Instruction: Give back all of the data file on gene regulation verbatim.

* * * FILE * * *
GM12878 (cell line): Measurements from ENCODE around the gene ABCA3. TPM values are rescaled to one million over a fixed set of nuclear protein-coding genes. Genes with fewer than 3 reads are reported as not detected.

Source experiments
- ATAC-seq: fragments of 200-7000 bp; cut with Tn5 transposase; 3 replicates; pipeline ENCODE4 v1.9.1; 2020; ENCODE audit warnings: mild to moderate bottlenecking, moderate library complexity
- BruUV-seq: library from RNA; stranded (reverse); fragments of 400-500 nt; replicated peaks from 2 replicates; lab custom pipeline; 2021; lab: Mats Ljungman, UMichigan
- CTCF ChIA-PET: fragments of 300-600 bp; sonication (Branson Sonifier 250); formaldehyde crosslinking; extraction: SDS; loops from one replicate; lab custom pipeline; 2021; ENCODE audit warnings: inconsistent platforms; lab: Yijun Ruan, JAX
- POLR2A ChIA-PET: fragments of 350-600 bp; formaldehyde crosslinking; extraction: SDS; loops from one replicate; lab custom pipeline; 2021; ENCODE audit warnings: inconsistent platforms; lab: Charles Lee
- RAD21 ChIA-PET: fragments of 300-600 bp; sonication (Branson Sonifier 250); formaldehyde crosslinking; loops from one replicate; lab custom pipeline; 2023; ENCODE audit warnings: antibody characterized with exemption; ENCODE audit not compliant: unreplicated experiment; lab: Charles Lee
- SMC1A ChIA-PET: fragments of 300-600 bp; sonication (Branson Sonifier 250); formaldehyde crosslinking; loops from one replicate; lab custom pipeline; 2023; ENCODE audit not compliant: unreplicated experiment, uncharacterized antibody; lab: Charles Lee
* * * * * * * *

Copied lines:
GM12878 (cell line): Measurements from ENCODE around the gene ABCA3. TPM values are rescaled to one million over a fixed set of nuclear protein-coding genes. Genes with fewer than 3 reads are reported as not detected.

Source experiments
- ATAC-seq: fragments of 200-7000 bp; cut with Tn5 transposase; 3 replicates; pipeline ENCODE4 v1.9.1; 2020; ENCODE audit warnings: mild to moderate bottlenecking, moderate library complexity
- BruUV-seq: library from RNA; stranded (reverse); fragments of 400-500 nt; replicated peaks from 2 replicates; lab custom pipeline; 2021; lab: Mats Ljungman, UMichigan
- CTCF ChIA-PET: fragments of 300-600 bp; sonication (Branson Sonifier 250); formaldehyde crosslinking; extraction: SDS; loops from one replicate; lab custom pipeline; 2021; ENCODE audit warnings: inconsistent platforms; lab: Yijun Ruan, JAX
- POLR2A ChIA-PET: fragments of 350-600 bp; formaldehyde crosslinking; extraction: SDS; loops from one replicate; lab custom pipeline; 2021; ENCODE audit warnings: inconsistent platforms; lab: Charles Lee
- RAD21 ChIA-PET: fragments of 300-600 bp; sonication (Branson Sonifier 250); formaldehyde crosslinking; loops from one replicate; lab custom pipeline; 2023; ENCODE audit warnings: antibody characterized with exemption; ENCODE audit not compliant: unreplicated experiment; lab: Charles Lee
- SMC1A ChIA-PET: fragments of 300-600 bp; sonication (Branson Sonifier 250); formaldehyde crosslinking; loops from one replicate; lab custom pipeline; 2023; ENCODE audit not compliant: unreplicated experiment, uncharacterized antibody; lab: Charles Lee